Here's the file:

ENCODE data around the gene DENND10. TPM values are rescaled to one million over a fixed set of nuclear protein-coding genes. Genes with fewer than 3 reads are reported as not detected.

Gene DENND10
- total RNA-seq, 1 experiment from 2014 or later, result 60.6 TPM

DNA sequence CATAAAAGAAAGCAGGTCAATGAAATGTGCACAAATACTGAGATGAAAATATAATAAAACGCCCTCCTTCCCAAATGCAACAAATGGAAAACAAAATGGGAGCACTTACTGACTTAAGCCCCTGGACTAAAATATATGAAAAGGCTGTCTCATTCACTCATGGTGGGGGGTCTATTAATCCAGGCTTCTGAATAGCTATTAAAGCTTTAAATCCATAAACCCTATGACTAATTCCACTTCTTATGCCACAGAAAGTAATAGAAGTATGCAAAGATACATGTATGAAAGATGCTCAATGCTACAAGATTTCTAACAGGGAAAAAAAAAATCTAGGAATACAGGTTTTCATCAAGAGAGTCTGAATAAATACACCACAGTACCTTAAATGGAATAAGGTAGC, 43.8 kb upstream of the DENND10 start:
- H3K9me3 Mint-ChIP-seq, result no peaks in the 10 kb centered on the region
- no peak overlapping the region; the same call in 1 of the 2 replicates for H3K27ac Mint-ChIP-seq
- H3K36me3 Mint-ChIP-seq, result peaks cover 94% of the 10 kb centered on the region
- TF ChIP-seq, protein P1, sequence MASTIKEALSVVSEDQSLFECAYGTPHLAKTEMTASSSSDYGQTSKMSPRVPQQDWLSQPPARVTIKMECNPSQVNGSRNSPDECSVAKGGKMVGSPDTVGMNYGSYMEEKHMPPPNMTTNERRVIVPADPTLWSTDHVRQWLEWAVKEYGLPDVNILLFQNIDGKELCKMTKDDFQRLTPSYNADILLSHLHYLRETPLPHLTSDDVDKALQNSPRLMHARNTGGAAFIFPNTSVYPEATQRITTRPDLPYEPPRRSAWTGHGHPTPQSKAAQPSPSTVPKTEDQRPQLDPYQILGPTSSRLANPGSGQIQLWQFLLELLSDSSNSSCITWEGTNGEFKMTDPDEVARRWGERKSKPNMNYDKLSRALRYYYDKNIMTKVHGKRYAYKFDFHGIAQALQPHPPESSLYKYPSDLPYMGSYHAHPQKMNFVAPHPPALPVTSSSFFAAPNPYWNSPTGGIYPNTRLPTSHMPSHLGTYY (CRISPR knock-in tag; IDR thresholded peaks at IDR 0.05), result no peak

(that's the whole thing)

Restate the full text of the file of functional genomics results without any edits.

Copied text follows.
ENCODE data around the gene DENND10. TPM values are rescaled to one million over a fixed set of nuclear protein-coding genes. Genes with fewer than 3 reads are reported as not detected.

Gene DENND10
- total RNA-seq, 1 experiment from 2014 or later, result 60.6 TPM

DNA sequence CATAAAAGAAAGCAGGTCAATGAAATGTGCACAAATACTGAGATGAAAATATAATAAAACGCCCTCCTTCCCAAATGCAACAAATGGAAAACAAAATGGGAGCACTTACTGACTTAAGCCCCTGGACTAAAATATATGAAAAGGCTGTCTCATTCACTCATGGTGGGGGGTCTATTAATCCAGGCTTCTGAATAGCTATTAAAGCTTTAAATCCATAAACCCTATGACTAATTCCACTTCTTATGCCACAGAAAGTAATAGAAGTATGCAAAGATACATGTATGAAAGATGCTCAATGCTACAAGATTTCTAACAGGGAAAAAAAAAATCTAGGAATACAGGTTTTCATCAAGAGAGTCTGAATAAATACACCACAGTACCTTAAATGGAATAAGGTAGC, 43.8 kb upstream of the DENND10 start:
- H3K9me3 Mint-ChIP-seq, result no peaks in the 10 kb centered on the region
- no peak overlapping the region; the same call in 1 of the 2 replicates for H3K27ac Mint-ChIP-seq
- H3K36me3 Mint-ChIP-seq, result peaks cover 94% of the 10 kb centered on the region
- TF ChIP-seq, protein P1, sequence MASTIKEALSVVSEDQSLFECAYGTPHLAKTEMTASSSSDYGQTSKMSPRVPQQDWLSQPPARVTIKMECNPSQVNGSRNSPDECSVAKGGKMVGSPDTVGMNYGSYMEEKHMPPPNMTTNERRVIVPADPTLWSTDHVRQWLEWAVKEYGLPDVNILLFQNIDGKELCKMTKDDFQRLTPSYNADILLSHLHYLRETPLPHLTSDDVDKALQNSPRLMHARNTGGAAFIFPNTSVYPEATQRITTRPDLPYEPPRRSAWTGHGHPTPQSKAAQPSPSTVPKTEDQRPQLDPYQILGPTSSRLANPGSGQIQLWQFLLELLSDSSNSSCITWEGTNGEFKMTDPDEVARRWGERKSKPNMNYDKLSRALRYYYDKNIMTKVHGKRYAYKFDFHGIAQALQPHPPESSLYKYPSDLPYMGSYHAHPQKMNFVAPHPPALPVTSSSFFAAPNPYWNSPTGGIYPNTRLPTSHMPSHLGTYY (CRISPR knock-in tag; IDR thresholded peaks at IDR 0.05), result no peak